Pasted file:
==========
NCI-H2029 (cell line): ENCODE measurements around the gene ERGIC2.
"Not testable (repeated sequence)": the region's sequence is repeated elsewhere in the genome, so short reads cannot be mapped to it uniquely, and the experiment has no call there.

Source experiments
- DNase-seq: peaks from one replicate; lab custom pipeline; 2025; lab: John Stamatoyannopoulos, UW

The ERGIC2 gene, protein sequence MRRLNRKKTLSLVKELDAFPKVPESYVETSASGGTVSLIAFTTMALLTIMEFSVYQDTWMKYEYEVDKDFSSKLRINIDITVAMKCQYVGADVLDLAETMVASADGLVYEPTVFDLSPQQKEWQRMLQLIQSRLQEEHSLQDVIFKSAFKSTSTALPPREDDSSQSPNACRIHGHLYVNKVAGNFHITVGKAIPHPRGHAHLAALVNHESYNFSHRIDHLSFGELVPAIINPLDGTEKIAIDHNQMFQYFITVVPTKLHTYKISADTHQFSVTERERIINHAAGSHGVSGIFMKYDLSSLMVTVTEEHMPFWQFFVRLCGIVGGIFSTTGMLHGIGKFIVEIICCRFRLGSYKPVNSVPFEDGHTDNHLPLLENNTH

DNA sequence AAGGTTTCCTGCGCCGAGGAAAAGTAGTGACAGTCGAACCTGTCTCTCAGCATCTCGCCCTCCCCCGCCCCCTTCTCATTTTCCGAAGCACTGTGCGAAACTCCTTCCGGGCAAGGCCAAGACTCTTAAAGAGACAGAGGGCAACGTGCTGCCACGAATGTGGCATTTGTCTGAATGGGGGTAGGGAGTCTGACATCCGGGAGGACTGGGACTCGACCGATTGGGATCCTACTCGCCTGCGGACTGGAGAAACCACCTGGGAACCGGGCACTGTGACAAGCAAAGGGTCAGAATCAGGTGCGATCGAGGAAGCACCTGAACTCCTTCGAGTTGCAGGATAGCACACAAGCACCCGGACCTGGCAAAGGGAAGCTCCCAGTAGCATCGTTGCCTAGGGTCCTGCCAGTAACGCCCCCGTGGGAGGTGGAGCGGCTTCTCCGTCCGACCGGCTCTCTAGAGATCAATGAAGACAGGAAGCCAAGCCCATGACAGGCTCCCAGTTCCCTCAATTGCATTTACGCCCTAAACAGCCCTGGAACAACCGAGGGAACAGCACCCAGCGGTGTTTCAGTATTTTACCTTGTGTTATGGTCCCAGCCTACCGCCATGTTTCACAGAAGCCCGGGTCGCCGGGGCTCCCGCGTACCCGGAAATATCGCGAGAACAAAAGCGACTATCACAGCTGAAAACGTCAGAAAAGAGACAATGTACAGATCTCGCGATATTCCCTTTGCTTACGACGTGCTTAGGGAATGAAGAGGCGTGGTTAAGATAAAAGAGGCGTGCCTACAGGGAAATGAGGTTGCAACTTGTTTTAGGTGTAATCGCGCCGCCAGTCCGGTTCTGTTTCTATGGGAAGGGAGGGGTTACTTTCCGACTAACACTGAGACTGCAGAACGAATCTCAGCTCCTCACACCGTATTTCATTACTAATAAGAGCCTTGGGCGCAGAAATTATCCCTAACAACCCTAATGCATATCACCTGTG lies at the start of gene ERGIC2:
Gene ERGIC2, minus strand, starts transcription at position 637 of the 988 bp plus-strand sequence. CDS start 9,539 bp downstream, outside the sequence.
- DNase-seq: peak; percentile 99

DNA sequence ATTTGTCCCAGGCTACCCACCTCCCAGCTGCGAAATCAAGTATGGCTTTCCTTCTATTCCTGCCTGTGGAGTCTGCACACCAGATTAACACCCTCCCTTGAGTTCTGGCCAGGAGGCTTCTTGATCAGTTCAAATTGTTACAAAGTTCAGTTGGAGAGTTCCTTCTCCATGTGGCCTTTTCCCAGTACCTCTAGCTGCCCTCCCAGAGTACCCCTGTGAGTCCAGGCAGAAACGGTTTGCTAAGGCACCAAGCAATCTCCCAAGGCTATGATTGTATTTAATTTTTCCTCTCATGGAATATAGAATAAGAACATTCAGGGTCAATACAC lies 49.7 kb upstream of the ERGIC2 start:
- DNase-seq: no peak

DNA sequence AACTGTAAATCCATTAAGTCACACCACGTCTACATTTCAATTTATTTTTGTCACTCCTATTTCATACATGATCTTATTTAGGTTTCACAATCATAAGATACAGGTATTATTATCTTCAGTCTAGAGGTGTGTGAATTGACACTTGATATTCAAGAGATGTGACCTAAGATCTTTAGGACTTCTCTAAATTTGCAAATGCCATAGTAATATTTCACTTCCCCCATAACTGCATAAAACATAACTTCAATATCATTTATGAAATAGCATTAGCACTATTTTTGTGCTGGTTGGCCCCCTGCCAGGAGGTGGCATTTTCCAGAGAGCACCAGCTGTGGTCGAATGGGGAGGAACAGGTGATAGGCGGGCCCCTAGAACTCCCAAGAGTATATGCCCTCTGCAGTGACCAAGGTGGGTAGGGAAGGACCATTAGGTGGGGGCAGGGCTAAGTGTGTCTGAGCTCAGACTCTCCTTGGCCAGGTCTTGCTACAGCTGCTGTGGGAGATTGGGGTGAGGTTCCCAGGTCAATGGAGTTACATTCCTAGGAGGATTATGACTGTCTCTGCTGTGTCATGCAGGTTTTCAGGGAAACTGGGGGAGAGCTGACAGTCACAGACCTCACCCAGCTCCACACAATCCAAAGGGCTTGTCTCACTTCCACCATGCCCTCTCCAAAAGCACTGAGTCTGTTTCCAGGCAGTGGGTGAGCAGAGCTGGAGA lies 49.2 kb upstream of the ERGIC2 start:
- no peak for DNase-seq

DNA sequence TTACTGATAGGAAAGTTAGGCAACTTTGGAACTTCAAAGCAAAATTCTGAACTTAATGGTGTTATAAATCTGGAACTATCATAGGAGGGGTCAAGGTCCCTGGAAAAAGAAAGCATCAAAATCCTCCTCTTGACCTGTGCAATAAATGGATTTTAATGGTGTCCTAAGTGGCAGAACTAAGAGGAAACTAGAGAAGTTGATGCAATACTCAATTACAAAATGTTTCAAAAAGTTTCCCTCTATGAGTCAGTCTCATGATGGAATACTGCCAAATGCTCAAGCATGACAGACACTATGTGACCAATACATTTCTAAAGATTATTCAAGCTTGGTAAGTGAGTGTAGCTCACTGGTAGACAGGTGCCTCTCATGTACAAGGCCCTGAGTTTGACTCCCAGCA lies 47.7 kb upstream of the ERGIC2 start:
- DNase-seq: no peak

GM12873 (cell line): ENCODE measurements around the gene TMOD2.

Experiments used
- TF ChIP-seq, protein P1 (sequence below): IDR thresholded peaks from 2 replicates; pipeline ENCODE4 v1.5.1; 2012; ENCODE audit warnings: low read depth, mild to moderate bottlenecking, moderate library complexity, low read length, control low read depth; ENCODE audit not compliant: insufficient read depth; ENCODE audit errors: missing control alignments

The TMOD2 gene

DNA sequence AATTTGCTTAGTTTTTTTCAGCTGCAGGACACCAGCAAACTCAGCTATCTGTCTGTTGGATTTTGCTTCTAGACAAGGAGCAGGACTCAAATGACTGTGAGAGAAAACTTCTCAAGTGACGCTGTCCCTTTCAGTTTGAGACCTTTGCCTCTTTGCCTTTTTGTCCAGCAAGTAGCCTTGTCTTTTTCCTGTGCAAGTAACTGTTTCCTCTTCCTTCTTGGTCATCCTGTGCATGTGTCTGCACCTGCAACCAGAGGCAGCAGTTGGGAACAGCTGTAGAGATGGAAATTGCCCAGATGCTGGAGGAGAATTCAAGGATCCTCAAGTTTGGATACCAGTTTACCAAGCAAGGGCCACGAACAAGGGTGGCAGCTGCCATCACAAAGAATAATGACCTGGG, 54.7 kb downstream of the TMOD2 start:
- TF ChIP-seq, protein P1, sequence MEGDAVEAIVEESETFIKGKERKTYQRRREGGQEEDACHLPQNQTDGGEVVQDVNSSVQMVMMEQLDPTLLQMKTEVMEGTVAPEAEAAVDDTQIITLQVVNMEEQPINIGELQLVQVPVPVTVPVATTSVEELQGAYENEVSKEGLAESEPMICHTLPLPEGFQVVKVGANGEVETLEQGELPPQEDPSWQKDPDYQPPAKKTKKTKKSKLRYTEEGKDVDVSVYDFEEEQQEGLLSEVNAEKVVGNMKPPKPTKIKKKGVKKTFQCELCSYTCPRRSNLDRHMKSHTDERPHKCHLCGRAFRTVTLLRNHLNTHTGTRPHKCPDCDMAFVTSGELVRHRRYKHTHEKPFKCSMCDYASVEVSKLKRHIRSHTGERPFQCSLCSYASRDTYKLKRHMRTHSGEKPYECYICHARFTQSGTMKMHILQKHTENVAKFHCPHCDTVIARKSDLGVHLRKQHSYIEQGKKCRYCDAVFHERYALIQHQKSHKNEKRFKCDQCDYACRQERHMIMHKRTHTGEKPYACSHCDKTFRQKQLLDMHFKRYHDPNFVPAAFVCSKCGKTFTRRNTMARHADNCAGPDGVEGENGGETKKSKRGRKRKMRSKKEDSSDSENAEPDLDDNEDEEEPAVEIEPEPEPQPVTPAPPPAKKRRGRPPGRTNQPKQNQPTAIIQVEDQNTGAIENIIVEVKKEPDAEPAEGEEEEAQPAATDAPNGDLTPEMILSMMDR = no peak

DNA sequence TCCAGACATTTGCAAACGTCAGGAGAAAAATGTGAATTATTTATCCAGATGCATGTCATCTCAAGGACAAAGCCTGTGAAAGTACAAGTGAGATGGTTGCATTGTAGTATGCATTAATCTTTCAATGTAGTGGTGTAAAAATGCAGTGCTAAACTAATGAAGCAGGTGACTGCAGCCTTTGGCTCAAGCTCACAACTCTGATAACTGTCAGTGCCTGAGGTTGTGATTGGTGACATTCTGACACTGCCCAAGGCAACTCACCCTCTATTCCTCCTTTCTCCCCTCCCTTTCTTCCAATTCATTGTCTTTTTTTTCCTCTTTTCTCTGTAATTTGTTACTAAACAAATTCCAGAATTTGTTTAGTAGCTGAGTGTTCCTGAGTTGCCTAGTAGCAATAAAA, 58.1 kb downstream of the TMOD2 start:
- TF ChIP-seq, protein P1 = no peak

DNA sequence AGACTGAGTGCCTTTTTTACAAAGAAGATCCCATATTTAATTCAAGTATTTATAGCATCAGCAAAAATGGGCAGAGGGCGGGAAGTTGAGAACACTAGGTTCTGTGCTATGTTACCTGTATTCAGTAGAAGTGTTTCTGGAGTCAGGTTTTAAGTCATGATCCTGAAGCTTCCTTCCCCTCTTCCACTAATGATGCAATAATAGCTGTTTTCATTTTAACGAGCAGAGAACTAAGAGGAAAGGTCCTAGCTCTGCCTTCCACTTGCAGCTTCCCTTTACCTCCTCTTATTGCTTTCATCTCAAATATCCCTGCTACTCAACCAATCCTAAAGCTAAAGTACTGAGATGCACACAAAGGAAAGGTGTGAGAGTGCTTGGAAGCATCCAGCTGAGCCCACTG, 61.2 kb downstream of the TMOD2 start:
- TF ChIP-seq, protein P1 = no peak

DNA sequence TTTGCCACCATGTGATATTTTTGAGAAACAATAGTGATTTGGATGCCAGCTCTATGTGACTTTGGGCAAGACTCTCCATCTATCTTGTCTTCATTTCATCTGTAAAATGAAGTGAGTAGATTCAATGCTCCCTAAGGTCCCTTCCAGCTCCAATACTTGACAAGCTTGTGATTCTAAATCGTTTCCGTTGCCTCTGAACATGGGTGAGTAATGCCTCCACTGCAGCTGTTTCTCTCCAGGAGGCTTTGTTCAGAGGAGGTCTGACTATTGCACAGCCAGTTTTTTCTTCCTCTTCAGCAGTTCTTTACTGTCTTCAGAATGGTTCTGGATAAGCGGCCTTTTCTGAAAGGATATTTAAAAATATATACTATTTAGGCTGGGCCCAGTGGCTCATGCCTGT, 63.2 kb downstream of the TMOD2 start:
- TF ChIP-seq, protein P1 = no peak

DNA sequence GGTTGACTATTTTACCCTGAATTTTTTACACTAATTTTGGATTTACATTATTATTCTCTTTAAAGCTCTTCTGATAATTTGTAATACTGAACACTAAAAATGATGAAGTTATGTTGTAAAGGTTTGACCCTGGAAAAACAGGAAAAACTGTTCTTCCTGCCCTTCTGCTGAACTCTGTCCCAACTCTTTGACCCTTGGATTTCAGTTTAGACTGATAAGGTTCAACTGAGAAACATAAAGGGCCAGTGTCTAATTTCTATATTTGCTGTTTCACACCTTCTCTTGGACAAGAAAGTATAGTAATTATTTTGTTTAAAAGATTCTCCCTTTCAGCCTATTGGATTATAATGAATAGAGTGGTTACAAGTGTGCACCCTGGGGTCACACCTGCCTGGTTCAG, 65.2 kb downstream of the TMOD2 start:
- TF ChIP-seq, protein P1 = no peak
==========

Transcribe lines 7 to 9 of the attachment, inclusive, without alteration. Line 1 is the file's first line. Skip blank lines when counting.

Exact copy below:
Gene ERGIC2, minus strand, starts transcription at position 637 of the 988 bp plus-strand sequence. CDS start 9,539 bp downstream, outside the sequence.
- DNase-seq: peak; percentile 99

DNA sequence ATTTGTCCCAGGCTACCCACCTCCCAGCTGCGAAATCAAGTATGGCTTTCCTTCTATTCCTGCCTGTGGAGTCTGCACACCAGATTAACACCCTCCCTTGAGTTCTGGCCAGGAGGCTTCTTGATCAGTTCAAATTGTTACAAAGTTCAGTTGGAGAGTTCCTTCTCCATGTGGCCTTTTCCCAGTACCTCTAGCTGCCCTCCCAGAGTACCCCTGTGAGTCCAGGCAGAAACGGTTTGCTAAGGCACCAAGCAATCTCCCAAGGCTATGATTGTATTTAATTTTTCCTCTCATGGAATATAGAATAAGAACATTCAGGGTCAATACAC lies 49.7 kb upstream of the ERGIC2 start: